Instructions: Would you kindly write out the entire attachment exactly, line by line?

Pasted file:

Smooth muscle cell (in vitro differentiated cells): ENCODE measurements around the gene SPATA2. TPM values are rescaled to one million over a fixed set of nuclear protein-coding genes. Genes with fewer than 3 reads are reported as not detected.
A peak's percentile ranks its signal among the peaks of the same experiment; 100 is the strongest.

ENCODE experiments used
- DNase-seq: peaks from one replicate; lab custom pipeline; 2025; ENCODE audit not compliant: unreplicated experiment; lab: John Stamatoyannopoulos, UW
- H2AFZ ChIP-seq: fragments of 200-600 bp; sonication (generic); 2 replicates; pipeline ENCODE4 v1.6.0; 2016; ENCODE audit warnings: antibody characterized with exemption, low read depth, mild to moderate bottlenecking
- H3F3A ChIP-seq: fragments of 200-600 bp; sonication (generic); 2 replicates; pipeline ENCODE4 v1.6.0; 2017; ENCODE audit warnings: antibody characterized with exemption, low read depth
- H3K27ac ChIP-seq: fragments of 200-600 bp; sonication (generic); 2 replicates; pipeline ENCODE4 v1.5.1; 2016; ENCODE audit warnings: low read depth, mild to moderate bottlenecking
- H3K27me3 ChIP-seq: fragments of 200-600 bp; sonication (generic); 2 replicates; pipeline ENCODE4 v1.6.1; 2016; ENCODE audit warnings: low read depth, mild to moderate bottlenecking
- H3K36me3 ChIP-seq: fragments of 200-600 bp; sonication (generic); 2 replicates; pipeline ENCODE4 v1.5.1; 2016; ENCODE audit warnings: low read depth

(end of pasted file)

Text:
Smooth muscle cell (in vitro differentiated cells): ENCODE measurements around the gene SPATA2. TPM values are rescaled to one million over a fixed set of nuclear protein-coding genes. Genes with fewer than 3 reads are reported as not detected.
A peak's percentile ranks its signal among the peaks of the same experiment; 100 is the strongest.

ENCODE experiments used
- DNase-seq: peaks from one replicate; lab custom pipeline; 2025; ENCODE audit not compliant: unreplicated experiment; lab: John Stamatoyannopoulos, UW
- H2AFZ ChIP-seq: fragments of 200-600 bp; sonication (generic); 2 replicates; pipeline ENCODE4 v1.6.0; 2016; ENCODE audit warnings: antibody characterized with exemption, low read depth, mild to moderate bottlenecking
- H3F3A ChIP-seq: fragments of 200-600 bp; sonication (generic); 2 replicates; pipeline ENCODE4 v1.6.0; 2017; ENCODE audit warnings: antibody characterized with exemption, low read depth
- H3K27ac ChIP-seq: fragments of 200-600 bp; sonication (generic); 2 replicates; pipeline ENCODE4 v1.5.1; 2016; ENCODE audit warnings: low read depth, mild to moderate bottlenecking
- H3K27me3 ChIP-seq: fragments of 200-600 bp; sonication (generic); 2 replicates; pipeline ENCODE4 v1.6.1; 2016; ENCODE audit warnings: low read depth, mild to moderate bottlenecking
- H3K36me3 ChIP-seq: fragments of 200-600 bp; sonication (generic); 2 replicates; pipeline ENCODE4 v1.5.1; 2016; ENCODE audit warnings: low read depth